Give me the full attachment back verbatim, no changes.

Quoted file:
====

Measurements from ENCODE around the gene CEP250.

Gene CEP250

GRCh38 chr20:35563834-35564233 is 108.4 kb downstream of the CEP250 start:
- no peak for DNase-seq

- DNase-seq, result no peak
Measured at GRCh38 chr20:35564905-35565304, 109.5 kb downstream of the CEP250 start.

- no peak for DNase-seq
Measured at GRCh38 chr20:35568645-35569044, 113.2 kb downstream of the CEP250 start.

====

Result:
Measurements from ENCODE around the gene CEP250.

Gene CEP250

GRCh38 chr20:35563834-35564233 is 108.4 kb downstream of the CEP250 start:
- no peak for DNase-seq

- DNase-seq, result no peak
Measured at GRCh38 chr20:35564905-35565304, 109.5 kb downstream of the CEP250 start.

- no peak for DNase-seq
Measured at GRCh38 chr20:35568645-35569044, 113.2 kb downstream of the CEP250 start.